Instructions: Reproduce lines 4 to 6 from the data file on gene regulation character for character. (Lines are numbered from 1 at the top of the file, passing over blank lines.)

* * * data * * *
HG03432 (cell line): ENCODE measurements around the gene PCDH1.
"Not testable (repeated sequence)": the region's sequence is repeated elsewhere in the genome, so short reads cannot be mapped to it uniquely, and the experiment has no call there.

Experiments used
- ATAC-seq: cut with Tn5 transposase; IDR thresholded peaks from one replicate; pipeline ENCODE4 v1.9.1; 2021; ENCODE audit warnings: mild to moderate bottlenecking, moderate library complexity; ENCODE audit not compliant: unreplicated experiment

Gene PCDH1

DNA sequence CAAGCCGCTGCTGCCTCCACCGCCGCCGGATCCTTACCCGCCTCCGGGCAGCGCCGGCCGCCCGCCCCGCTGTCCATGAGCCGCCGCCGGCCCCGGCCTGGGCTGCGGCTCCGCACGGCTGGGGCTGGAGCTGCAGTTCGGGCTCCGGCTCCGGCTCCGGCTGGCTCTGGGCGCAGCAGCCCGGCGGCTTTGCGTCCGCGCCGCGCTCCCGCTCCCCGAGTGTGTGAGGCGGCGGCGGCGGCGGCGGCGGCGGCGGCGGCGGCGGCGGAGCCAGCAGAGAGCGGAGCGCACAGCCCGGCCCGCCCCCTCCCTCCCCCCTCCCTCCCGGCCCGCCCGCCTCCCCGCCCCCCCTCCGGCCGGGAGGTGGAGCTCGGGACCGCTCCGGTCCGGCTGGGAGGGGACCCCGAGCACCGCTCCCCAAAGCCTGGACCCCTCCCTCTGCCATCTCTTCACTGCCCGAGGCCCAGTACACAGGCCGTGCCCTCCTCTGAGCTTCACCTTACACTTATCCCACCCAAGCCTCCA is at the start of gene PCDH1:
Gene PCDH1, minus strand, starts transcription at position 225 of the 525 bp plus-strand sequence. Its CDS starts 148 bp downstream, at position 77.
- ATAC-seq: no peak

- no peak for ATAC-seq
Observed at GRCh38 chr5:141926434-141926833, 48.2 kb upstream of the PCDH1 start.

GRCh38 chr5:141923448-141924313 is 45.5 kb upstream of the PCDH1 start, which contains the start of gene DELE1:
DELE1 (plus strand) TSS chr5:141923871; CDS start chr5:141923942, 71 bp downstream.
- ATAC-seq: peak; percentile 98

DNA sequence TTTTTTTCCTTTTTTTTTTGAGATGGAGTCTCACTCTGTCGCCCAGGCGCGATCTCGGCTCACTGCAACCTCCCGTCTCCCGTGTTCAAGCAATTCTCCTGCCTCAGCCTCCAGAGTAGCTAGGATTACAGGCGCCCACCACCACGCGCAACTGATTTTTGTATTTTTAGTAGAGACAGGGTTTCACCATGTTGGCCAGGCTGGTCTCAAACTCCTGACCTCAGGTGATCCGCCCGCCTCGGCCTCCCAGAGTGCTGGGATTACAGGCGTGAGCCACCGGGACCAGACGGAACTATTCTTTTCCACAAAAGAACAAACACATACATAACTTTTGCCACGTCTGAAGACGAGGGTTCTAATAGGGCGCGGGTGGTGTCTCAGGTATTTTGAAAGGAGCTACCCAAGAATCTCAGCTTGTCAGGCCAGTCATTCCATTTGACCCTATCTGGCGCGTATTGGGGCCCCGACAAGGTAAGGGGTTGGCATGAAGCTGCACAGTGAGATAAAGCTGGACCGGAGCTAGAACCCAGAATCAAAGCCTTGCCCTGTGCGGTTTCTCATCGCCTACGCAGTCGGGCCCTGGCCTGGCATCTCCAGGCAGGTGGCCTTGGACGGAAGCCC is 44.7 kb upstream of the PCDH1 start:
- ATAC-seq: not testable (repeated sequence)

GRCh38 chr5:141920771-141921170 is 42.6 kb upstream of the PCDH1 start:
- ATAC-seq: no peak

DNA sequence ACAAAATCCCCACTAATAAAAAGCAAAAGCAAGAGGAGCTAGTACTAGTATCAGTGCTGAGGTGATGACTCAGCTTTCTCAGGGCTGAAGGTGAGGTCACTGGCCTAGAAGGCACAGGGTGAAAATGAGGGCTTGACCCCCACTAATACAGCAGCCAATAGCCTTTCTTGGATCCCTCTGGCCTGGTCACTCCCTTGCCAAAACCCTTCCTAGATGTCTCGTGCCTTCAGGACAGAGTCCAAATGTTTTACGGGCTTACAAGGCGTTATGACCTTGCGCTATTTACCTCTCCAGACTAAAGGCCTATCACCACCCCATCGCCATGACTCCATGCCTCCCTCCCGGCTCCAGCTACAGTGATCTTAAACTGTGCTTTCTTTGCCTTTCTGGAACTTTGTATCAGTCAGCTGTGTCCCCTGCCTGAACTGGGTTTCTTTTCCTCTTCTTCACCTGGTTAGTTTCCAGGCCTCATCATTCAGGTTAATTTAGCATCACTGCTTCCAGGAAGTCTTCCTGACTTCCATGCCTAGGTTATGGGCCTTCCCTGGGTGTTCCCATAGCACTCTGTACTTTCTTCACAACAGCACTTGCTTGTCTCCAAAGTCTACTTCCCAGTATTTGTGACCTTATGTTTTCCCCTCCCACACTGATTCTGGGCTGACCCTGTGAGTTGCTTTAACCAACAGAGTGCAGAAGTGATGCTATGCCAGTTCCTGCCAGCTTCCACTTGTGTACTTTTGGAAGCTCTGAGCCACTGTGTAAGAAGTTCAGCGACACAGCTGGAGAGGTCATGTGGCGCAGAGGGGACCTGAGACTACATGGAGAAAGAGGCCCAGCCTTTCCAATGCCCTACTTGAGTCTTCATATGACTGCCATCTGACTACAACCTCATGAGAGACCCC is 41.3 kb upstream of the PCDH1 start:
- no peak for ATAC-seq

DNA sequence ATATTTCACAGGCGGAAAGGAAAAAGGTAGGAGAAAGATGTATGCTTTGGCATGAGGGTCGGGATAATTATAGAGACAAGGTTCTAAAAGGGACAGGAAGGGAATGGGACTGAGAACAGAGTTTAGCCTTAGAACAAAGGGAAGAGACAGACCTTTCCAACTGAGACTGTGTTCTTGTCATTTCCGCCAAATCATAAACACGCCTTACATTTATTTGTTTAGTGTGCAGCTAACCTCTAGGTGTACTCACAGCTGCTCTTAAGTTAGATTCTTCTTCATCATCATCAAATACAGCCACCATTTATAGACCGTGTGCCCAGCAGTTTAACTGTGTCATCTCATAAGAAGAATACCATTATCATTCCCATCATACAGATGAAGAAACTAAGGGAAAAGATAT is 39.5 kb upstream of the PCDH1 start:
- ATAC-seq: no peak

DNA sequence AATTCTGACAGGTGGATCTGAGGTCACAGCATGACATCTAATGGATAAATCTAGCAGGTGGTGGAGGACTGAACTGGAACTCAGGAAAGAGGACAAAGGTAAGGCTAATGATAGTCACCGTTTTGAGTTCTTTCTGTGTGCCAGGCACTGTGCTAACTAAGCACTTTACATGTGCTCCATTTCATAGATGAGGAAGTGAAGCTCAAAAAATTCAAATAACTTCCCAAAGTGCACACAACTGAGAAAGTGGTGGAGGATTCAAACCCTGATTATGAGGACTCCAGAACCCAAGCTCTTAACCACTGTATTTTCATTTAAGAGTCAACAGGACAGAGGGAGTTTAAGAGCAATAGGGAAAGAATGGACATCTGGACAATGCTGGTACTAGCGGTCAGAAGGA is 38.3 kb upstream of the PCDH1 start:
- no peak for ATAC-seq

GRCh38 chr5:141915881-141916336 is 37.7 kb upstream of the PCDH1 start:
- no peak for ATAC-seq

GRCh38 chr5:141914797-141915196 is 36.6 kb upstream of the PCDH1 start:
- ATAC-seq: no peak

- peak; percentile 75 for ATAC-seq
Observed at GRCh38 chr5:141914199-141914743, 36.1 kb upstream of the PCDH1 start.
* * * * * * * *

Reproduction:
- ATAC-seq: cut with Tn5 transposase; IDR thresholded peaks from one replicate; pipeline ENCODE4 v1.9.1; 2021; ENCODE audit warnings: mild to moderate bottlenecking, moderate library complexity; ENCODE audit not compliant: unreplicated experiment

Gene PCDH1

DNA sequence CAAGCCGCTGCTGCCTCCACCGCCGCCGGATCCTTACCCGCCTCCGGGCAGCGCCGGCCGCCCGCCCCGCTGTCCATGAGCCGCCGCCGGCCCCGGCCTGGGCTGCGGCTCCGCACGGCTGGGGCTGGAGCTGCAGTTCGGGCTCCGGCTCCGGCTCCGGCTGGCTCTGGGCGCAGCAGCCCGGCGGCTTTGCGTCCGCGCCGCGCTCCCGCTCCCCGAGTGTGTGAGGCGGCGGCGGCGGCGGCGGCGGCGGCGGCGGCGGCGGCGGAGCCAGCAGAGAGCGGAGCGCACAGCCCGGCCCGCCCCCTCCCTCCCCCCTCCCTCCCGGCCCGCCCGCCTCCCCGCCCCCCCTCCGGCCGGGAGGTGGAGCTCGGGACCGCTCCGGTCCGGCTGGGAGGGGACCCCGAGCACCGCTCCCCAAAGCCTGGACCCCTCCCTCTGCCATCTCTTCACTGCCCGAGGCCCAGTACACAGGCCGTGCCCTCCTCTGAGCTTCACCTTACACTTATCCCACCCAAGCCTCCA is at the start of gene PCDH1: